'Cowboy house' casts its spell

In 1946, a journalist who was associated with Adolf Hitler and John F. Kennedy met an actor who was known for playing a cowboy in Hollywood films.

Tim McCoy, who was 55 at the time, was overcome by Inga Arvad’s beauty when he saw her at a dinner party in Hollywood. They quickly married and had two children together, Ronald and Terry.

At first, the family lived on an estate in Bucks County, Pennsylvania. But in 1956, they moved to La Cañada —- then an unincorporated area in Los Angeles County —where they resided for a few years.

They lived on Daleridge Road, in a home Janice Partyka and Randy Hall now own. The La Cañada Flintridge couple heard neighbors refer to the property as the “cowboy house” and began researching their home’s history.

It is apparent that they both enjoy having a connection to the historic figures. Portraits of both McCoy and Arvad adorn the couple’s living room.

“It’s so bizarre,” said Partyka, who writes for a technology trade publication. “Who would think that Hitler, JFK and this cowboy movie star would be connected? It’s really odd.”

Arvad would have turned 100 on Oct. 6. Partyka and Hall marked the day by remembering her life, including the time she spent in La Cañada.

Before McCoy, Arvad had several other famous admirers. Arvad was known to be described as “the perfect Nordic beauty” by Hitler. She interviewed him twice and accompanied him to the 1936 Olympics. The association followed her for the rest of her life and hindered her relationship with Kennedy.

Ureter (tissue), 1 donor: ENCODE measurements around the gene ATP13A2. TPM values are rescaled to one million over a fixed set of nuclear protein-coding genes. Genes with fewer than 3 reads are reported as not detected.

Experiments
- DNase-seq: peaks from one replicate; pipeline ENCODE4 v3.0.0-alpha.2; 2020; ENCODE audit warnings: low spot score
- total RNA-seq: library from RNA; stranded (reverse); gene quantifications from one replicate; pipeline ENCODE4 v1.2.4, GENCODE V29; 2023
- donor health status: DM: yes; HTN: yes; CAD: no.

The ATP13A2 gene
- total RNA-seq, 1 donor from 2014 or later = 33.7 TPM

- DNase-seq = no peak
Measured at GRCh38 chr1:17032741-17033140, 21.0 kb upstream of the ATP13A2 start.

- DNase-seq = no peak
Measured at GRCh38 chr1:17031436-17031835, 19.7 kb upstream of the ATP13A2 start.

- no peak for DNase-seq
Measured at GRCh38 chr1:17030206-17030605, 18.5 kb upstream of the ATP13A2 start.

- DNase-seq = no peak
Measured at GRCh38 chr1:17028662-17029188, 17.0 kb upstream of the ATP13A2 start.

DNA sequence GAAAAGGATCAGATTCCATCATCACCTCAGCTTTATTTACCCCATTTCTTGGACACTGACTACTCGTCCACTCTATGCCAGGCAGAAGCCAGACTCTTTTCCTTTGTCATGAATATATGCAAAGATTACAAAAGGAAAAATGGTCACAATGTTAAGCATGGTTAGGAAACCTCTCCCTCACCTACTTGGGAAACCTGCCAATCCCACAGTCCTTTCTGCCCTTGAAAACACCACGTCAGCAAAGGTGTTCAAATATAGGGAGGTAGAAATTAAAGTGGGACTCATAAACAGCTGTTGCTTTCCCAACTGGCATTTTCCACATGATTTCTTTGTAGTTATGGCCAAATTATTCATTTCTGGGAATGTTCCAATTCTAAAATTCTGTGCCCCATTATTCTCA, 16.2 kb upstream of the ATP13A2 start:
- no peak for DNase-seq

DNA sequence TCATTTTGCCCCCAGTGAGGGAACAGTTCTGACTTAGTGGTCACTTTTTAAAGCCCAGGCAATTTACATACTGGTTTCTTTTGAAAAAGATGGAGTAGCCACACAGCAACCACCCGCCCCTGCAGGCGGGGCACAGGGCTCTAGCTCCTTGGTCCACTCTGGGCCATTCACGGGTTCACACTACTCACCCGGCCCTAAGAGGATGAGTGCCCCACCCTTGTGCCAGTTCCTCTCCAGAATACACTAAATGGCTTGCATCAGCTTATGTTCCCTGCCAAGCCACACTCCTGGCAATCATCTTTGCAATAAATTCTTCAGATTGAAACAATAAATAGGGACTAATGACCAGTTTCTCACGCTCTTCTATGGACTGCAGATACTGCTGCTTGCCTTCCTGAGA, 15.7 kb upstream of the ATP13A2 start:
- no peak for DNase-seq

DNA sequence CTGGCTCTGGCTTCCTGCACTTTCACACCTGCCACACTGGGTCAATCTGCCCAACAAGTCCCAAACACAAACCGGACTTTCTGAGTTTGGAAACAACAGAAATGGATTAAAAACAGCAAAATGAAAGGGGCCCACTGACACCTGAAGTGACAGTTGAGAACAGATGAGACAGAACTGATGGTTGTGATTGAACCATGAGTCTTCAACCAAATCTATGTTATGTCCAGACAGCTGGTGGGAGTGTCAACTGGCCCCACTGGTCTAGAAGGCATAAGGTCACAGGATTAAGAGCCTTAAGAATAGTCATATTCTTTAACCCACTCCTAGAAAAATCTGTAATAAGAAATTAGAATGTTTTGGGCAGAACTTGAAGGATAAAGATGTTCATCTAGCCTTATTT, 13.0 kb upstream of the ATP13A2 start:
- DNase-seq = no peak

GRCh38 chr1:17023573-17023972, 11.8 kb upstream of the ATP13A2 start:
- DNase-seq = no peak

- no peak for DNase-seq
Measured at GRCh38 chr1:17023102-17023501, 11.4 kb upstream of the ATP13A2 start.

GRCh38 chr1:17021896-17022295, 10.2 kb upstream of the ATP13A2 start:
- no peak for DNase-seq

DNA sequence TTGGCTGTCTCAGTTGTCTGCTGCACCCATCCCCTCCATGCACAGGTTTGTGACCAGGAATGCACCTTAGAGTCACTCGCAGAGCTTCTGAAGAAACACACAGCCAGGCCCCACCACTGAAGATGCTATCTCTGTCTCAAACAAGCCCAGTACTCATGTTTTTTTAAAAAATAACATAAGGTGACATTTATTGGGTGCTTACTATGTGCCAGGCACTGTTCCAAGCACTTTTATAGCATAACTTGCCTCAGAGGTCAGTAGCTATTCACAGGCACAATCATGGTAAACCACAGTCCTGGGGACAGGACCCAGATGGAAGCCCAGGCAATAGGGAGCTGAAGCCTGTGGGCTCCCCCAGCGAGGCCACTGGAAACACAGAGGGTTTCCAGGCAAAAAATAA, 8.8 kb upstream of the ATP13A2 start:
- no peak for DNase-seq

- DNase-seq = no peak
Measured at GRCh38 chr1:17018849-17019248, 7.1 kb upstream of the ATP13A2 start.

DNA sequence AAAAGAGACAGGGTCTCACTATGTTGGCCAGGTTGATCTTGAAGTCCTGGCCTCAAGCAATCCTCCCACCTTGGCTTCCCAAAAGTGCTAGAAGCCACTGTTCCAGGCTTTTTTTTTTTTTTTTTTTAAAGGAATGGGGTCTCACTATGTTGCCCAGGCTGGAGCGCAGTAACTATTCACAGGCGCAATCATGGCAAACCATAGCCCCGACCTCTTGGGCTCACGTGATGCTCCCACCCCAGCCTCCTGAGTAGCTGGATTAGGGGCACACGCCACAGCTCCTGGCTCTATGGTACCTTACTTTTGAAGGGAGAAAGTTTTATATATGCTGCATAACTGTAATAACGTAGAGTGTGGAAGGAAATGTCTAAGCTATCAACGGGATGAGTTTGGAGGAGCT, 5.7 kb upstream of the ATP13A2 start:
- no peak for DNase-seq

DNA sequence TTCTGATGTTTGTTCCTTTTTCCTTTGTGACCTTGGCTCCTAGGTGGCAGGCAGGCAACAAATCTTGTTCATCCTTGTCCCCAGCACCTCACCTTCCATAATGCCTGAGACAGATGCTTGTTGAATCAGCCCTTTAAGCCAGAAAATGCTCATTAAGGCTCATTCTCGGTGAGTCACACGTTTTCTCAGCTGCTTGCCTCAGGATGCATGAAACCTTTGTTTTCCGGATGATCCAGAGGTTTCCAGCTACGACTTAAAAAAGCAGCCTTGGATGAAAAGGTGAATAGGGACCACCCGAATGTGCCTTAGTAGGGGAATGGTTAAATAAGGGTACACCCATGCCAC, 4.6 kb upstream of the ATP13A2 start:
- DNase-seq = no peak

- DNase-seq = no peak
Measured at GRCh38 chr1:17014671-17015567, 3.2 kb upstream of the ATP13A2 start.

Partyka and Hall have watched films that depict Kennedy’s relationship with Arvad and found archival letters Arvad wrote to the future president. Kennedy called her “Inga Binga.”

Hall, a professor of engineering and the vice president of research at USC, has visited the National Cowboy & Western Heritage Museum in Oklahoma City. McCoy is featured in the museum’s Hall of Great Western Performers. He also has a star on the Hollywood Walk of Fame.

McCoy began his Hollywood career in the 1920s, starring in western films such as “The Law of the Range.” He later hosted a program for KTLA in Los Angeles, “The Tim McCoy Show,” where he talked about American Indian and western history.

One of McCoy’s sons, Ronald McCoy, now lives in Oklahoma and is a history professor at Oklahoma State University.

He remembered his time in La Cañada fondly.

“It was a great place to grow up,” said Ronald McCoy. “We used to go hiking in a place behind the place called the flats and around Devil’s Gate Dam.”

One summer, McCoy and his brother toured with a circus as part of a new venture his father had started. The Los Angeles Times profiled the boys’ adventures in a 1958 story titled “Boys Grow Blase About Ideal Summer Jobs as Circus Clowns.”

Ronald McCoy said his mother joined them.

“She was very good at talking to people and getting people to talk about themselves,” he said. “She found it interesting. It was full of interesting characters. People were swallowing swords or eating fire.”

In 1962, the family moved to southern Arizona. Tim McCoy and Inga Arvad both passed away in the 1970s.

While the pair led fascinating lives, their son said they were more interested in other people.

“They were able to recognize that the most important things in their lives weren’t themselves, but the people they met along the way,” he said.


Follow Tiffany Kelly on Google+ and on Twitter: @LATiffanyKelly.


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